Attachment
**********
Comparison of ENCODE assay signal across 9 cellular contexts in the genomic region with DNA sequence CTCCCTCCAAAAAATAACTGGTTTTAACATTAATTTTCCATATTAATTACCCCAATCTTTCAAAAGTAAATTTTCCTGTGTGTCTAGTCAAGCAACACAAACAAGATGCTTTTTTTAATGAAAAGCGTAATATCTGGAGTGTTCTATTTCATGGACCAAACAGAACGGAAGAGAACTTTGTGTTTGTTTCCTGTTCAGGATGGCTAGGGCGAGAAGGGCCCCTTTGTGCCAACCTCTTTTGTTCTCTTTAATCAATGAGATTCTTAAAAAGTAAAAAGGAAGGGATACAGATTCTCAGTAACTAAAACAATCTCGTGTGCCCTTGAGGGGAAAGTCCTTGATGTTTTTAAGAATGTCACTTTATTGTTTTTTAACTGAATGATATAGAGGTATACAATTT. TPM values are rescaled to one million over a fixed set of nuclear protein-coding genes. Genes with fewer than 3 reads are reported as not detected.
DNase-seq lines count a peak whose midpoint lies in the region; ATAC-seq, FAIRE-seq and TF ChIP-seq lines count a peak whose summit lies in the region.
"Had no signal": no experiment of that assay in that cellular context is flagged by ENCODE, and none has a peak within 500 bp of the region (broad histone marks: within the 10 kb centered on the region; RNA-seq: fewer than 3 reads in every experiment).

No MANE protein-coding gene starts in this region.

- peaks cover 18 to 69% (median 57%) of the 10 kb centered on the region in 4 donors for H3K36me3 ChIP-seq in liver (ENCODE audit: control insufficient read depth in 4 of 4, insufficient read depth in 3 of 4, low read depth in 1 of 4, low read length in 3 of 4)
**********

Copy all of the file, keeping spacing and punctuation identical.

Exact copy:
Comparison of ENCODE assay signal across 9 cellular contexts in the genomic region with DNA sequence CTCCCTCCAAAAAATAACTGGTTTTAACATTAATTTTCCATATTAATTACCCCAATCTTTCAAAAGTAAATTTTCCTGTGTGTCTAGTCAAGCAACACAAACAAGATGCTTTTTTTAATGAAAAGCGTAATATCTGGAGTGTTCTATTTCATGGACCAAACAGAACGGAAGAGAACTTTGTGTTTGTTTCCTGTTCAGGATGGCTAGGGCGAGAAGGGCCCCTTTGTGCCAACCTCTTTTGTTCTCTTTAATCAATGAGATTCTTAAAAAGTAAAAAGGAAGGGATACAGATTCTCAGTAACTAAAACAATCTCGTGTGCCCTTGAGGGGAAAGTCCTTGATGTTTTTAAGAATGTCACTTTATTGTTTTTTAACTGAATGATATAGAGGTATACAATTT. TPM values are rescaled to one million over a fixed set of nuclear protein-coding genes. Genes with fewer than 3 reads are reported as not detected.
DNase-seq lines count a peak whose midpoint lies in the region; ATAC-seq, FAIRE-seq and TF ChIP-seq lines count a peak whose summit lies in the region.
"Had no signal": no experiment of that assay in that cellular context is flagged by ENCODE, and none has a peak within 500 bp of the region (broad histone marks: within the 10 kb centered on the region; RNA-seq: fewer than 3 reads in every experiment).

No MANE protein-coding gene starts in this region.

- peaks cover 18 to 69% (median 57%) of the 10 kb centered on the region in 4 donors for H3K36me3 ChIP-seq in liver (ENCODE audit: control insufficient read depth in 4 of 4, insufficient read depth in 3 of 4, low read depth in 1 of 4, low read length in 3 of 4)